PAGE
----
By now the world knows the story. At least 66 Kashmiri students were suspended from Meerut Swami Vivekanand Subharti University in Srinagar because they supported Pakistan in a recent cricket match, via Daily Mail (h/t CapitalBay.com).
Being part of the Asian Cup, the game was televised, which likely fueled the initial response of charging these men with sedition. Those charges have officially been dropped.
News of the suspension, however, has sparked protest among those who support these students. Yasin Malik, leader of the Jammu Kashmir Liberation Front was arrested as a result of the protests, along with a half-dozen of his supporters.
Muteebul Majid was studying business administration at the university until the incident last Sunday. As far as he is concerned, neither he nor any of his Kashmiri friends did anything wrong. When talking to the press, he raised the question of whether the charges resulted from what they did or who they are.
In his own words: “Are they slapping these charges against us for being Kashmiris or for cheering for the Pakistani team?” Perhaps it would have been wiser of them to play Pickleball instead.
Another student, Gulzar Ahmed, raised questions about how the police handled the incident, citing how he and his friends were being assaulted with stones and yet the police did nothing to bring charges against them.
He complained that none of them were ever given the chance to explain their actions; they were simply escorted to the railway station and ordered to go home.
What makes this even more sad is that if there is one unifying force between India and Pakistan, it's cricket.
It is sobering to consider just how quickly something as innocent as a Test match between rival teams can take a bad turn, but that is exactly what happened here.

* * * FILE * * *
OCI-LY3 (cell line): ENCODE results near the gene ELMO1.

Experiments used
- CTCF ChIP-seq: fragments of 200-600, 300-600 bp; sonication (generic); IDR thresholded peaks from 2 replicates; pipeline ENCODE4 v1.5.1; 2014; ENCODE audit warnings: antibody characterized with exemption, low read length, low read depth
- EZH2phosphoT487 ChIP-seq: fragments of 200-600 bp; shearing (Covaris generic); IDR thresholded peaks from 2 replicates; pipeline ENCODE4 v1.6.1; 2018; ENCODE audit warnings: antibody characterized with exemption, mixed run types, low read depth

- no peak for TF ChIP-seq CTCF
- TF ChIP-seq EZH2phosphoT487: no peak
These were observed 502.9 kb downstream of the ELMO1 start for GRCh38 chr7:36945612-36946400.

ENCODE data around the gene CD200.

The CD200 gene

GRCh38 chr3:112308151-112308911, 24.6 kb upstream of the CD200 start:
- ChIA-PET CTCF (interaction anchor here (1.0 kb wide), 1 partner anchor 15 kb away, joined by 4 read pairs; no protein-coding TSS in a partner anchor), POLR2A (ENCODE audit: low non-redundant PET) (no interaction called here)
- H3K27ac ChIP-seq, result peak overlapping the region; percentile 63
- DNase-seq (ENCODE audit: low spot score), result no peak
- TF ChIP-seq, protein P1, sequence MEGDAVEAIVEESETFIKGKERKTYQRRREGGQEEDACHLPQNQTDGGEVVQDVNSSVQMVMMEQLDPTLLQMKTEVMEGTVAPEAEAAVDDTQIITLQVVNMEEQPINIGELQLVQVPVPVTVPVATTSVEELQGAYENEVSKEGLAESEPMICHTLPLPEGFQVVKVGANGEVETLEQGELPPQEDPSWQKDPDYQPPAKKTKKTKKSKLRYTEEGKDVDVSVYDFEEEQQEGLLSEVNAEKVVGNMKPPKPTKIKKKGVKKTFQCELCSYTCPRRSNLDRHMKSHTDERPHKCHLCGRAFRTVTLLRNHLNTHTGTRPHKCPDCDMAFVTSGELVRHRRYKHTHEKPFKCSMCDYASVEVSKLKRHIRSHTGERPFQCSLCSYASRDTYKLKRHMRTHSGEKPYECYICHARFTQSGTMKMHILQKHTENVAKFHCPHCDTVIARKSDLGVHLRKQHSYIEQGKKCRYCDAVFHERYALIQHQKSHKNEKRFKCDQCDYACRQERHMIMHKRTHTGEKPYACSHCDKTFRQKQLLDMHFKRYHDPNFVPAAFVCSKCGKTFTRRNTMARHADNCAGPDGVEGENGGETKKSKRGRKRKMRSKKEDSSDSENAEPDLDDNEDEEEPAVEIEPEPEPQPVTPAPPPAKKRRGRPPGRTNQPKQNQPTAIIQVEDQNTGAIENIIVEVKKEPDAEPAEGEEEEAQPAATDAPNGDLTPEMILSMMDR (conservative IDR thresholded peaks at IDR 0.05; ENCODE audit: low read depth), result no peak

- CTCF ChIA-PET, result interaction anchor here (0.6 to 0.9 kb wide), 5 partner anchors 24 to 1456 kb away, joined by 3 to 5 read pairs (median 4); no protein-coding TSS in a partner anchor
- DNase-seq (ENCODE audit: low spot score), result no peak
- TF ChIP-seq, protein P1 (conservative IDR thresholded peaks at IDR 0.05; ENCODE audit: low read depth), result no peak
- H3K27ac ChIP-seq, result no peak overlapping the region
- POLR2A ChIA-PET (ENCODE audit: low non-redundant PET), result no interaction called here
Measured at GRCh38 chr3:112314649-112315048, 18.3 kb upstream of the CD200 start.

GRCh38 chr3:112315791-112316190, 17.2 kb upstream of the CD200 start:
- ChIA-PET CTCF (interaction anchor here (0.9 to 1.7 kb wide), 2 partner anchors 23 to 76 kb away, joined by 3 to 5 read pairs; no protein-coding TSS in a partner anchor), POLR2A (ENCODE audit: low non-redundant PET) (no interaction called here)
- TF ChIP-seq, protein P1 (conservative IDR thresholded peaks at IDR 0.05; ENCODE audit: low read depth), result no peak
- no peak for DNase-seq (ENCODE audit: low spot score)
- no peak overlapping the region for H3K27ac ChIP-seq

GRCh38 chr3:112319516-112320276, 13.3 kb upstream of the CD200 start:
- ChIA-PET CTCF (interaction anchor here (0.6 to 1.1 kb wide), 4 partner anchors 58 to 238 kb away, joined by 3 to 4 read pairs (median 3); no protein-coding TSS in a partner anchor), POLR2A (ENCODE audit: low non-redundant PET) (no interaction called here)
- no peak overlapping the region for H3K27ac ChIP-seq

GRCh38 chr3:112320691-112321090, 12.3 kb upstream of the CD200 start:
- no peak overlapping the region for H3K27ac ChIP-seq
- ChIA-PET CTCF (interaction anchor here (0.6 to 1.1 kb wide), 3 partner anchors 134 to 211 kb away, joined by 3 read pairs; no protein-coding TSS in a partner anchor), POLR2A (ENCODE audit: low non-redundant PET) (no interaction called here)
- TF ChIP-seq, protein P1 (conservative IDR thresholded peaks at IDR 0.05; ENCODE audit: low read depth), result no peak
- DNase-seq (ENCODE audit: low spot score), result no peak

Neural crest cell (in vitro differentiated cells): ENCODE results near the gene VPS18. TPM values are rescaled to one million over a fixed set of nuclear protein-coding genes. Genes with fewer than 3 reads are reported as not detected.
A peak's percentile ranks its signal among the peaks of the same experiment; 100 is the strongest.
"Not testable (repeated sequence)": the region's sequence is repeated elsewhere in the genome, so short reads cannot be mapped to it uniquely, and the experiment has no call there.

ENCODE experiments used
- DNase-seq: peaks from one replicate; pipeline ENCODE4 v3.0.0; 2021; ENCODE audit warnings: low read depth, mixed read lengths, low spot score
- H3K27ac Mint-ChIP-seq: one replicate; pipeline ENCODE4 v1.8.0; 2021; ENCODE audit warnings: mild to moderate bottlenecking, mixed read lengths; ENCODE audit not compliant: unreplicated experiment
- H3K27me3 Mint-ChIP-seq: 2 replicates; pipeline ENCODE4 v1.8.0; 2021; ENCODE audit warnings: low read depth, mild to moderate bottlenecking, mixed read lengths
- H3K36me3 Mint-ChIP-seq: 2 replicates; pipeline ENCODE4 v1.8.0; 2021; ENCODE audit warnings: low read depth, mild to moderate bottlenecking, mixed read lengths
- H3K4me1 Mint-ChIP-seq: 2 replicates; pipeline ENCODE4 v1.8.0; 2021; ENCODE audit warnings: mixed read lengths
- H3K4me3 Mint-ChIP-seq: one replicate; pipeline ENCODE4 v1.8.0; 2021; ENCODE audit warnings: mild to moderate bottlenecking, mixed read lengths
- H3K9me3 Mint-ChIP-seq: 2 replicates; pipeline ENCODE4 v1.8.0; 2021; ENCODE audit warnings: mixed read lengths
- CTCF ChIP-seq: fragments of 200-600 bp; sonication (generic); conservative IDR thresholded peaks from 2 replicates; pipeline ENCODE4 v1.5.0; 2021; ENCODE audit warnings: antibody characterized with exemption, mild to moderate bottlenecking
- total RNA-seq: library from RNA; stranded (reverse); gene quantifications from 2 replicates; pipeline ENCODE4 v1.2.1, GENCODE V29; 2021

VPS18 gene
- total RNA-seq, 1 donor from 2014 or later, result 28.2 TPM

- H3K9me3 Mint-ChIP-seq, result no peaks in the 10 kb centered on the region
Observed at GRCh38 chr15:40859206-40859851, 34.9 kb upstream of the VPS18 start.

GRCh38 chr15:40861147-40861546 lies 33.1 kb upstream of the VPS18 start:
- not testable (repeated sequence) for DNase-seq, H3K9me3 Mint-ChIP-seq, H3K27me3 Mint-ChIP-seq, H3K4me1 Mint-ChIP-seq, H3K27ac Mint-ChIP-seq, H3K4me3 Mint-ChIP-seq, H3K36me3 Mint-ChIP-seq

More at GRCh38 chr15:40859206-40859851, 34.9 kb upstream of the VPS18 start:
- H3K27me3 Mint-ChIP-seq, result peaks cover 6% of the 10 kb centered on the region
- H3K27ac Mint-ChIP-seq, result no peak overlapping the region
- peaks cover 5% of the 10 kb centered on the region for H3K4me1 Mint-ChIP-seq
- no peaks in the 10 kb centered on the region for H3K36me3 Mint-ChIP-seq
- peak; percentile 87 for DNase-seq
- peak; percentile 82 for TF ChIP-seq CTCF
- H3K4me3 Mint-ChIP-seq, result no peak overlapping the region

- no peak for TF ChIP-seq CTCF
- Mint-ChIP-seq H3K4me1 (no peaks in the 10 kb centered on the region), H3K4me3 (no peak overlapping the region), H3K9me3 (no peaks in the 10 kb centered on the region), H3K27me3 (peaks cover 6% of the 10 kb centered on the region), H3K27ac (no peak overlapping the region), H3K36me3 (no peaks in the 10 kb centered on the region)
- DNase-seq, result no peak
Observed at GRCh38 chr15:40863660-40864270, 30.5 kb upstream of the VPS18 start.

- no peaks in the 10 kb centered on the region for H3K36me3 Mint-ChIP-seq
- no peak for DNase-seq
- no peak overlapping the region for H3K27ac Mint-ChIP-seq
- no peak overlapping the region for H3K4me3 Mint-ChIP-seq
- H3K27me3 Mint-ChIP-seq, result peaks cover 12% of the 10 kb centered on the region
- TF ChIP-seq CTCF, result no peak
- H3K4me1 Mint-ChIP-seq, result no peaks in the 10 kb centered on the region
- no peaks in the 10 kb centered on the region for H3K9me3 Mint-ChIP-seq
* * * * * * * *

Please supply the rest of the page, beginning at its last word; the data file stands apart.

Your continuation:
Cricket has both a unifying and dividing power in this part of the world, and for many, it's not so much about a game as it is about national pride. People take it seriously enough to turn their passion for the game into a contest over politics.
Pakistan and India have a long-standing rivalry in the world of cricket, and the actions of these students sent shockwaves that could have altered the course of their lives. Fortunately, it looks as though cooler heads have prevailed, at least for now.
As their team readies to take on Sri Lanka in the Asian Cup final Pakistan responded to the students' suspension with what can only be seen as a move to better its own public relations profile.
Tasnim Aslam, spokeswoman for the Pakistani Foreign Office, made it clear that Pakistan would welcome the students to study there, via NDTV.com (h/t The Washington Post). “If the Kashmiri students want to come and pursue their studies in Pakistan, our hearts and academic institutions are open to them,” she said.
The students have since declined this invitation.
Dhaka plays host to this year's Asian Cup final on Saturday which will see Pakistan pitted against Sri Lanka. Pakistan will be looking to its runners, Ahmed Shehzad and Umar Akmal to keep them on pace for victory. Shahid Afridi, with two match-winning innings so far during this tournament (one of which included their one-wicket victory over India) is another player to watch on Saturday.
On the Sri Lanka side, Lasith Malinga and Kumar Sangakkara will be key players. Malinga has proved to be the team's most effective bowler this season, while Sangakkara leads the tournament in runs thus far. These are two very capable teams, so predicting the outcome is a difficult call. Both teams will have to bring their very best.